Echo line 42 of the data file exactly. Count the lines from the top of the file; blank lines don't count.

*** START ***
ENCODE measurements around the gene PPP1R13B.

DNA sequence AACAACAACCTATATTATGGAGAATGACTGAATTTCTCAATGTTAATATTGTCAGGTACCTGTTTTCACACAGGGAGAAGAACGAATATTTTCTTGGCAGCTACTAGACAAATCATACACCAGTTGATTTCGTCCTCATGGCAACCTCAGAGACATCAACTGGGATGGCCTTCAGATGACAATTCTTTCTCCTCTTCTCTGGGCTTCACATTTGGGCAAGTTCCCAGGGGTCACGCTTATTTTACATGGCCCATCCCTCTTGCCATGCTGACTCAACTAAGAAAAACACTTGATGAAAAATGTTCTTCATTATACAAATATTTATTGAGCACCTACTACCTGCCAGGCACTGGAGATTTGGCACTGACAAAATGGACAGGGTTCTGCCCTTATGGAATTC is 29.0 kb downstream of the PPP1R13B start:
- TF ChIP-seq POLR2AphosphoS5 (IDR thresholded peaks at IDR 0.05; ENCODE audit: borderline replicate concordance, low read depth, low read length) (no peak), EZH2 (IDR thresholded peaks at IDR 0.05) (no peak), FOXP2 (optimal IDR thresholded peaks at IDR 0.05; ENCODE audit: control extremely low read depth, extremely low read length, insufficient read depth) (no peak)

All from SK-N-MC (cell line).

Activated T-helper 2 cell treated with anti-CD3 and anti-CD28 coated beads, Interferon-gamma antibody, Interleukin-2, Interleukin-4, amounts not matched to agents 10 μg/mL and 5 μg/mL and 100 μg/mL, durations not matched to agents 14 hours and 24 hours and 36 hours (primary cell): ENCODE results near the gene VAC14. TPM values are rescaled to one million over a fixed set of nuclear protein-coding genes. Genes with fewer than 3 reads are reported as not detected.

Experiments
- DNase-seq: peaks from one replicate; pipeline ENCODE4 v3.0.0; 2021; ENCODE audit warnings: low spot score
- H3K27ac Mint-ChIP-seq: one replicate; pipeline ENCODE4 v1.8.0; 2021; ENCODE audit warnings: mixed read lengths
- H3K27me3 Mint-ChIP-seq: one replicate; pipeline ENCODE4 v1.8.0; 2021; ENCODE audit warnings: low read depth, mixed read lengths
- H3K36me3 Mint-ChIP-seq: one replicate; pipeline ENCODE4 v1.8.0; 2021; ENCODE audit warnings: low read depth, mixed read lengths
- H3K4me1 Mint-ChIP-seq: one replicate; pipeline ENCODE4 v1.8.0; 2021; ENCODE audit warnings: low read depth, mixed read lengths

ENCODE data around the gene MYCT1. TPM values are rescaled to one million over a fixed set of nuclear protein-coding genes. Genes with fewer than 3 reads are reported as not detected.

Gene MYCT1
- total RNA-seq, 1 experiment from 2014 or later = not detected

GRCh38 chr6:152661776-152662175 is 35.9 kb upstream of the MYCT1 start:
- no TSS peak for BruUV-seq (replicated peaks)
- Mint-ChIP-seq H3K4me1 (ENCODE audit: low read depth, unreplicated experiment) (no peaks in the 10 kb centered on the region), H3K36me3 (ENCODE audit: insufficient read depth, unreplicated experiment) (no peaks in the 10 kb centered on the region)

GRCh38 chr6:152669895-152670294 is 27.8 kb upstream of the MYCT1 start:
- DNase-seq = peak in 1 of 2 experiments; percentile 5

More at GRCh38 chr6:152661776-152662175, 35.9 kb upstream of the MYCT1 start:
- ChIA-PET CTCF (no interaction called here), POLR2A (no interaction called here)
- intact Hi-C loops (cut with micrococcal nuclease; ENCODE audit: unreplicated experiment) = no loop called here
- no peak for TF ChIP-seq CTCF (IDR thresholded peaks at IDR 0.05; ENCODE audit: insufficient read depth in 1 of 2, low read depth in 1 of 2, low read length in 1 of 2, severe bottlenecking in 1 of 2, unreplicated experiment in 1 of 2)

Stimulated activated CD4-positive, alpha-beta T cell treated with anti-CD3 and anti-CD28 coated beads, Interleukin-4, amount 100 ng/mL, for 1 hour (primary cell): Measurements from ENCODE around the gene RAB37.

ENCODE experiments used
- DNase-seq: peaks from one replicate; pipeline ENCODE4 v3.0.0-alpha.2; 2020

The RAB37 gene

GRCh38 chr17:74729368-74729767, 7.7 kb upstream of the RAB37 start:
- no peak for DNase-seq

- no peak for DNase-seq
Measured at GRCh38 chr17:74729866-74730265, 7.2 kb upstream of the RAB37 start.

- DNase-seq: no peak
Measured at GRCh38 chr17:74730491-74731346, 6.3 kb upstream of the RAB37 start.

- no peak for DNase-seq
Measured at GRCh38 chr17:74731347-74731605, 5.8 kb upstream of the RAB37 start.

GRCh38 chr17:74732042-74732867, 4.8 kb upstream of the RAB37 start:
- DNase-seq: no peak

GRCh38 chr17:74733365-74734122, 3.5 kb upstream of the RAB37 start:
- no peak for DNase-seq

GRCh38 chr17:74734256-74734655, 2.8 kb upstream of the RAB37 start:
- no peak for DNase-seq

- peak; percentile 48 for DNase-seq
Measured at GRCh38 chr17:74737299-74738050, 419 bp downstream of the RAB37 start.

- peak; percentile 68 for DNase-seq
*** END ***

- peak; percentile 48 for DNase-seq